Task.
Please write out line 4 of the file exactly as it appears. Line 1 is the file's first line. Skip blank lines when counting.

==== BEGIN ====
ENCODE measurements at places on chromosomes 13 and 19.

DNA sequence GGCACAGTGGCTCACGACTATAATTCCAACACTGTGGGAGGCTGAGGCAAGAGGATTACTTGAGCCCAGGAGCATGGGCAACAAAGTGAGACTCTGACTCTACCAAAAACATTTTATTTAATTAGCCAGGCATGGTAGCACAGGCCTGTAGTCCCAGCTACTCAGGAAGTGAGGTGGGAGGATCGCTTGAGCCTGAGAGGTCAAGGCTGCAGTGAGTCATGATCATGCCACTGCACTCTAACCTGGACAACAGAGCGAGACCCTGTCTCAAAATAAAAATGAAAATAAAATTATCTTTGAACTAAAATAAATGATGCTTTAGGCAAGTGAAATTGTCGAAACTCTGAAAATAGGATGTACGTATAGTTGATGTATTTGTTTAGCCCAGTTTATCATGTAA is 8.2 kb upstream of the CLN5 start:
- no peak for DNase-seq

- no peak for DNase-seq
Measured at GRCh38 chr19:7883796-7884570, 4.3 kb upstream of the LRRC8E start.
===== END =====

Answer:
- no peak for DNase-seq